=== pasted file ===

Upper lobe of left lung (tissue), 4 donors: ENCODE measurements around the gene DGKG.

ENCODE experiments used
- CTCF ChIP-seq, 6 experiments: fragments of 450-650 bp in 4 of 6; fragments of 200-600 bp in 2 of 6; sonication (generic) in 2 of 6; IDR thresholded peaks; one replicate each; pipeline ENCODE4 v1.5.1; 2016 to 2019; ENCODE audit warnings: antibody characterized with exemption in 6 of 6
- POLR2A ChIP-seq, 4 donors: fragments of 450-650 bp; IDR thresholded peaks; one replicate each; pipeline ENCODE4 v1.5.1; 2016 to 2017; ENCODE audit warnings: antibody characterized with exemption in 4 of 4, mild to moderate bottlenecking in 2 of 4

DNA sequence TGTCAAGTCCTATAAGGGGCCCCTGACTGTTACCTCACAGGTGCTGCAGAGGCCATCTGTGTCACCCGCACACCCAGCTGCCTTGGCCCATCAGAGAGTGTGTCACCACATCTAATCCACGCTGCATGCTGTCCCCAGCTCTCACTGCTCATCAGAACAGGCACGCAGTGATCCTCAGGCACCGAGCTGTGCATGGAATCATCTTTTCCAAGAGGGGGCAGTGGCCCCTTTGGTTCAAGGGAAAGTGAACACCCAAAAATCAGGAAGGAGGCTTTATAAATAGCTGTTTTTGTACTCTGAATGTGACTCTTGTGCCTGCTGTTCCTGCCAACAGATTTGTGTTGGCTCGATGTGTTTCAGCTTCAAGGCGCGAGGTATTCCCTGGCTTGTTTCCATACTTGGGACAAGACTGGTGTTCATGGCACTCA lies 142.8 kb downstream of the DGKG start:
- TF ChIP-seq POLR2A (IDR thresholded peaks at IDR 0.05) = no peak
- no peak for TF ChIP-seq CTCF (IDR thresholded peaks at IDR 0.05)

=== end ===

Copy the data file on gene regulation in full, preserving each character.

Upper lobe of left lung (tissue), 4 donors: ENCODE measurements around the gene DGKG.

ENCODE experiments used
- CTCF ChIP-seq, 6 experiments: fragments of 450-650 bp in 4 of 6; fragments of 200-600 bp in 2 of 6; sonication (generic) in 2 of 6; IDR thresholded peaks; one replicate each; pipeline ENCODE4 v1.5.1; 2016 to 2019; ENCODE audit warnings: antibody characterized with exemption in 6 of 6
- POLR2A ChIP-seq, 4 donors: fragments of 450-650 bp; IDR thresholded peaks; one replicate each; pipeline ENCODE4 v1.5.1; 2016 to 2017; ENCODE audit warnings: antibody characterized with exemption in 4 of 4, mild to moderate bottlenecking in 2 of 4

DNA sequence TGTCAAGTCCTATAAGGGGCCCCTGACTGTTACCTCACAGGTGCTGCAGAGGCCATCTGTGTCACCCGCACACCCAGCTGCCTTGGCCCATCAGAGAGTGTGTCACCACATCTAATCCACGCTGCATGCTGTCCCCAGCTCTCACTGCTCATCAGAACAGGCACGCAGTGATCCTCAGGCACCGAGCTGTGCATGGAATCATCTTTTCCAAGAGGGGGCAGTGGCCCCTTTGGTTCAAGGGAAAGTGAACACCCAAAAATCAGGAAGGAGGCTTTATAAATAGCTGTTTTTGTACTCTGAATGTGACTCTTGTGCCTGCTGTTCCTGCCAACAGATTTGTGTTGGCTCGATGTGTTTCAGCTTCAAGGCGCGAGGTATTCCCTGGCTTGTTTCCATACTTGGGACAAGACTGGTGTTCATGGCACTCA lies 142.8 kb downstream of the DGKG start:
- TF ChIP-seq POLR2A (IDR thresholded peaks at IDR 0.05) = no peak
- no peak for TF ChIP-seq CTCF (IDR thresholded peaks at IDR 0.05)